The seeds will land where they land.  Some of the seeds will feed the birds...  and they may end up being planted in some unlikely places!  Some of the seeds fall into the ground.  There in the dark earth, where you can't see and don't know how, they will push up through layers of dirt-- sometimes even through stone or cracks in concrete-- through whatever is in their way. 
            "Some seeds fell on good soil and brought forth grain..."
            The good news is that God the gracious gardener is in charge of the growth.  The harvest will come in God’s time.

            Many of us have heard the story of Johnny Appleseed—that legendary frontiersman who walked across Ohio and other states giving out seeds for fruit trees.  Many generations benefitted from Johnny Appleseed’s passion for planting.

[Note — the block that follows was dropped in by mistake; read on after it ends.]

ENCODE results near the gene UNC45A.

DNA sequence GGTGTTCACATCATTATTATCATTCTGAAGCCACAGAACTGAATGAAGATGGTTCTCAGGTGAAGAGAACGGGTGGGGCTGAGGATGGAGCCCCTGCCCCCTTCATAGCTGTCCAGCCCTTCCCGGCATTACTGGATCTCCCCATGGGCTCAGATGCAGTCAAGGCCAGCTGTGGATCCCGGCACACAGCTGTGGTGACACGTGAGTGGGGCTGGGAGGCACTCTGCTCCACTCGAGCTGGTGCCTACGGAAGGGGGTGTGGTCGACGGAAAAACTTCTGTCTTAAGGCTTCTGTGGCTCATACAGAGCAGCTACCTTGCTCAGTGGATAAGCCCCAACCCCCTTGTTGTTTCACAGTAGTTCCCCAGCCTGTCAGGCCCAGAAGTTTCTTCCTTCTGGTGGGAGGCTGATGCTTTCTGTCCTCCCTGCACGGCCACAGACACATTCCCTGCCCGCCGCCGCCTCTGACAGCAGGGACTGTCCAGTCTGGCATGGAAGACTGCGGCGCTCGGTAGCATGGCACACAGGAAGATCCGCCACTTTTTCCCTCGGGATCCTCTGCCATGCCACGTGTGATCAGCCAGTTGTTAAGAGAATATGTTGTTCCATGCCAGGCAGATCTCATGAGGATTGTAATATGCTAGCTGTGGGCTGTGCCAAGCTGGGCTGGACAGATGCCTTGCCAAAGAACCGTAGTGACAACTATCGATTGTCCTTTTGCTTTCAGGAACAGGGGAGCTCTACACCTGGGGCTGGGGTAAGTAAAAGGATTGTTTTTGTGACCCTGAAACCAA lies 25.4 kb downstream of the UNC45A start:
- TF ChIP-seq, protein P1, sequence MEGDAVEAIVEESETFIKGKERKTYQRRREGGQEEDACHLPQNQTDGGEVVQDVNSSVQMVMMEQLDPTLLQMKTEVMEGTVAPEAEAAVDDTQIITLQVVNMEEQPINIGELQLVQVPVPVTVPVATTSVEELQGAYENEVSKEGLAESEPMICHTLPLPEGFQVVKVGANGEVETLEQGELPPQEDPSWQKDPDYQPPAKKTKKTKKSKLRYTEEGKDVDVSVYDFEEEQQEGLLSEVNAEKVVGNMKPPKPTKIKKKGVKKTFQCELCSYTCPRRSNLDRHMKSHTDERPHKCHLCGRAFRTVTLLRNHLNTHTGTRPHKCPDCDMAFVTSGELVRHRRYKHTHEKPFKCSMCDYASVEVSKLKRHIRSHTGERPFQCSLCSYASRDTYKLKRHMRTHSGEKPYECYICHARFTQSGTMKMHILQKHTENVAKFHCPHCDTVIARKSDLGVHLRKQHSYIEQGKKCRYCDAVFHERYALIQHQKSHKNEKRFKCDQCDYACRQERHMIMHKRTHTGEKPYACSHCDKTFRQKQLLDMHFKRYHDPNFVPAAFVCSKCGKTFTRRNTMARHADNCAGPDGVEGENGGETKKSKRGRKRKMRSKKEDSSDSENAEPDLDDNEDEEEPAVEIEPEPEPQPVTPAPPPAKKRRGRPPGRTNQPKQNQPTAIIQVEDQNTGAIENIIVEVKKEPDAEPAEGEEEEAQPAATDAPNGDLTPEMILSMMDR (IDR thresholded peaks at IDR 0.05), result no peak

How different would things have been if Johnny Appleseed was worried about seeing the results of his efforts?  Suppose he didn’t trust the power of the seeds to grow?  Suppose he felt personally responsible for hovering over each and every tree until it was producing fruit?  How many trees would he have been able to plant in his lifetime?
            So it is with our sharing the good news of God’s love.  The resistance to God’s reign of justice, mercy and grace is real and strong. But our faith teaches us that, ultimately, goodness is stronger than evil, life is stronger than death. There will be discouraging times when we don’t see the yield from the seeds we plant. But there will be bursts of amazing, life-giving, abundant growth.

            Our job is to work with God in planting the seed, and then trust that grace happens beyond, through, and despite our efforts to control it or keep it in our back yard.    God can use our efforts to bring forth an abundant harvest—in God’s good time.  The Kingdom will come, on earth as it is in heaven, and we will have the joy of being part of it!              
            Thanks be to God!

The Rev. Fran Hayes, Pastor
Littlefield Presbyterian Church
Dearborn, Michigan
July 16, 2017

[2]Barbara Brown Taylor, Mixed Blessings.  (Susan Hunter Publications, Atlanta, Georgia, 1986), p. 68.